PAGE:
Long-awaited sexual assault bill finally clears the General Assembly
At long last, North Carolina is no longer the only state in the country where a woman cannot revoke consent to have sex once sex has begun. After years of NCGA leaders killing bills to update North Carolina’s sexual assault laws, the legislation finally made it to Gov. Cooper’s desk last week.
- Before this law was passed, if a woman initially consented to sex but the encounter turned violent, the man could not be prosecuted for rape — even if he admitted that she had clearly withdrawn her consent.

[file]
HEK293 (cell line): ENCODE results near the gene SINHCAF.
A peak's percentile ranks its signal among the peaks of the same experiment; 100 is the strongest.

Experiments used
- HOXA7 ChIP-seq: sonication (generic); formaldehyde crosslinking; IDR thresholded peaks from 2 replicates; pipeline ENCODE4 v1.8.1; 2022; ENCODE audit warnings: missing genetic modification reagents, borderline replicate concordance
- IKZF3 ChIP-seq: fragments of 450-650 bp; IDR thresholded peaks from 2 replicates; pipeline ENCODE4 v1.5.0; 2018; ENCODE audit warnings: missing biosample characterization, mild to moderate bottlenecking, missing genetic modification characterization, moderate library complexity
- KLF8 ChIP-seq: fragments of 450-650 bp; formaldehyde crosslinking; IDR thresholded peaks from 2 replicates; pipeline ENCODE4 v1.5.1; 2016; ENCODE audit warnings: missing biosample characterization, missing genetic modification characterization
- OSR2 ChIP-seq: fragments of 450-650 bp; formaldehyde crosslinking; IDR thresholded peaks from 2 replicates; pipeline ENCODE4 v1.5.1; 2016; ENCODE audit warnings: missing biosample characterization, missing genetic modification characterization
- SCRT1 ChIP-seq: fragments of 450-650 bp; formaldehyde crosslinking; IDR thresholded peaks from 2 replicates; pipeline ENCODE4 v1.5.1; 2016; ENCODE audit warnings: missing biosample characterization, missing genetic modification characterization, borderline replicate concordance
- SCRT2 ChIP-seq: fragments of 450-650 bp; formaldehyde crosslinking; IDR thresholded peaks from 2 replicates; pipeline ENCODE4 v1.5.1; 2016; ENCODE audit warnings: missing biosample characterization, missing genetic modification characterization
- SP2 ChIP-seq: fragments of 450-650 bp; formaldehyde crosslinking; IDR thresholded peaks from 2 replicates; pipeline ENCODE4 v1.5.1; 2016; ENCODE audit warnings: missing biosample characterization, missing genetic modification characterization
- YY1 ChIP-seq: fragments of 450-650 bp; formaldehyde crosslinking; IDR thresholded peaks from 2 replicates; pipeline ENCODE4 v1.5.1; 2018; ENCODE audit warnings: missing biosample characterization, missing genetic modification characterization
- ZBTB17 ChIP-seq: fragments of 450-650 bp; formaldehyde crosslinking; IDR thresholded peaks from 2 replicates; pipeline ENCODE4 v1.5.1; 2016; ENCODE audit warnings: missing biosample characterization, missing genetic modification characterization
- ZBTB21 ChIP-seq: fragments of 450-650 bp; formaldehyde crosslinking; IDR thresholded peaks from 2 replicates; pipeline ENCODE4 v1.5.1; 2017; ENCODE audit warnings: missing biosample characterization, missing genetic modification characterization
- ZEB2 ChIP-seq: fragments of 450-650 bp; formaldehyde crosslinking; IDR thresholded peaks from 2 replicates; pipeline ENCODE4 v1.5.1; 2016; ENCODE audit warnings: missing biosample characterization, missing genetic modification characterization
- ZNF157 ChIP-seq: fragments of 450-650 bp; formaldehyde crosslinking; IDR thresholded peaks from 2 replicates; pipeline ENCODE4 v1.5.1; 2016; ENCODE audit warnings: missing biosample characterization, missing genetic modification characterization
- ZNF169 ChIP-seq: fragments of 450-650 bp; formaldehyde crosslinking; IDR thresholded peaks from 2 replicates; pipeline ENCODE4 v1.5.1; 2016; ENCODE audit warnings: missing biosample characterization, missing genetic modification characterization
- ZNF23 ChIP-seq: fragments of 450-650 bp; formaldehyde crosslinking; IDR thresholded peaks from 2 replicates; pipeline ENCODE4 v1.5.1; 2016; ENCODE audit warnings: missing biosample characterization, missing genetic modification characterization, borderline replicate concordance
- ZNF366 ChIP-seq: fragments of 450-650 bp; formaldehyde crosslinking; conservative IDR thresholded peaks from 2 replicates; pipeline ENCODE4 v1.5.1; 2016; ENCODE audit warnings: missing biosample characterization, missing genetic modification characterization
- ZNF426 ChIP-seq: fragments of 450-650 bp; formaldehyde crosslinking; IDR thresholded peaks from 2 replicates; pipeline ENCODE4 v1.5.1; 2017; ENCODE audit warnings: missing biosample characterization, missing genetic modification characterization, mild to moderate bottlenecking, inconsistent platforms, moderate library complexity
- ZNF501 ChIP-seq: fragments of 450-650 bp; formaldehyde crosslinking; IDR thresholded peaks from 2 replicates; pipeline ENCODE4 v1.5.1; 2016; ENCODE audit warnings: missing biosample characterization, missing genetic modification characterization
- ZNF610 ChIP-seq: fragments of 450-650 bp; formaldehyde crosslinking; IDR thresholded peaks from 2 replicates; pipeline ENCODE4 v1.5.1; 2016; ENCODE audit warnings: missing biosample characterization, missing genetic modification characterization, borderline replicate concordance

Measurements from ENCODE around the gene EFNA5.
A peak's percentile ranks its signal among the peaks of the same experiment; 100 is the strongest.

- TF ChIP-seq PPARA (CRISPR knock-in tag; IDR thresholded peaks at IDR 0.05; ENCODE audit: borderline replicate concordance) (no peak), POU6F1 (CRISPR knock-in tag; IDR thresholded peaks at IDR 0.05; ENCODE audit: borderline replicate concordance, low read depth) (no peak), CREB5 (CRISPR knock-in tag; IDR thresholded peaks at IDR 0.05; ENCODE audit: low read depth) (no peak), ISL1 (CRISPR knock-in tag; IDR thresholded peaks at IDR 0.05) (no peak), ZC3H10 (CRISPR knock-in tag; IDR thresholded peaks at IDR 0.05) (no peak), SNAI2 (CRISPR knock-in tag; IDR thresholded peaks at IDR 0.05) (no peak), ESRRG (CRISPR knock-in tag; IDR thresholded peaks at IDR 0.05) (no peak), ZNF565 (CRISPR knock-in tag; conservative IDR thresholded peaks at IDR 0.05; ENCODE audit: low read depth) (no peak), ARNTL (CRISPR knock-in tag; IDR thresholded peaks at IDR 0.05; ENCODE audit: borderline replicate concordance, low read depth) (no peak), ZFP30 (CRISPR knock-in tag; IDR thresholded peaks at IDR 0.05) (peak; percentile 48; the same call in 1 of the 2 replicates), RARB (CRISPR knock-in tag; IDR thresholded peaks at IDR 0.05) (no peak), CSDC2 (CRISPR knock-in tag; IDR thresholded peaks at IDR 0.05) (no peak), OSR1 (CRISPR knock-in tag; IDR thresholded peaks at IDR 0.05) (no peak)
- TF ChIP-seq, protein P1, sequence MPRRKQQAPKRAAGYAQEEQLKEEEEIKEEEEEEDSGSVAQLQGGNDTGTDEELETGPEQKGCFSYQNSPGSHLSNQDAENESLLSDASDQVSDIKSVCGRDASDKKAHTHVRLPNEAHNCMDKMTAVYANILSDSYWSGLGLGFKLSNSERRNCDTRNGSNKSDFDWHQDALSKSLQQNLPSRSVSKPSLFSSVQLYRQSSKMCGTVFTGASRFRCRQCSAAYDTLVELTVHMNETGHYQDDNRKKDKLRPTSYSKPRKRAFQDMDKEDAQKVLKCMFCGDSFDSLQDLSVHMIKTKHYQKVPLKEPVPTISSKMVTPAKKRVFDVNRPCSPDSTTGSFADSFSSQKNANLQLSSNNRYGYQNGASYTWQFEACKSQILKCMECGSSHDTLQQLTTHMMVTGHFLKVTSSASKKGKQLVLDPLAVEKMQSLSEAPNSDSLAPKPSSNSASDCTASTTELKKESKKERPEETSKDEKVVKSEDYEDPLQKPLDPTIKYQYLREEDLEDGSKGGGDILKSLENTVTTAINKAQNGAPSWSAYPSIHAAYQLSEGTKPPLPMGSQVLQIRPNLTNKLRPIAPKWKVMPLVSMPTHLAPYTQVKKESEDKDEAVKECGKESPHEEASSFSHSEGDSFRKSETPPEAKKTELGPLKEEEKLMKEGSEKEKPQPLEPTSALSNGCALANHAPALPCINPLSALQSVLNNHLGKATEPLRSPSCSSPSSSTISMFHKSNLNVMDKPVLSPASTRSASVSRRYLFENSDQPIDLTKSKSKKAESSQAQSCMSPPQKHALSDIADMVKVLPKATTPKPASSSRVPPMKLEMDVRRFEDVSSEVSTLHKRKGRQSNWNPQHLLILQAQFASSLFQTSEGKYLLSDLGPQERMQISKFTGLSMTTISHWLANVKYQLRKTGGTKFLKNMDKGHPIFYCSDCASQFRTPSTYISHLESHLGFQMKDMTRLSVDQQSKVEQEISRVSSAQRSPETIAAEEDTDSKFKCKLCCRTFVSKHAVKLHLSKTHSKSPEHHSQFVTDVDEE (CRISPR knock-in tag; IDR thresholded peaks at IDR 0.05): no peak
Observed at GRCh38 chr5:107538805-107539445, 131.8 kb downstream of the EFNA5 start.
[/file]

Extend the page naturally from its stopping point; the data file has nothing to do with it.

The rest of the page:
- This law should have been a no-brainer, but majority leaders spent years blocking it in the General Assembly.
- Thanks to legislative obstruction, law enforcement officers have declined to file charges in sexual assault cases and prosecutors have declined to prosecute. This legislation does nothing for the women who were unable to obtain justice thanks to the GOP.
Bottom Line: Lawmakers should have to explain why they waited so long to close North Carolina’s sexual assault loophole, and why they spent years blocking this legislation until now.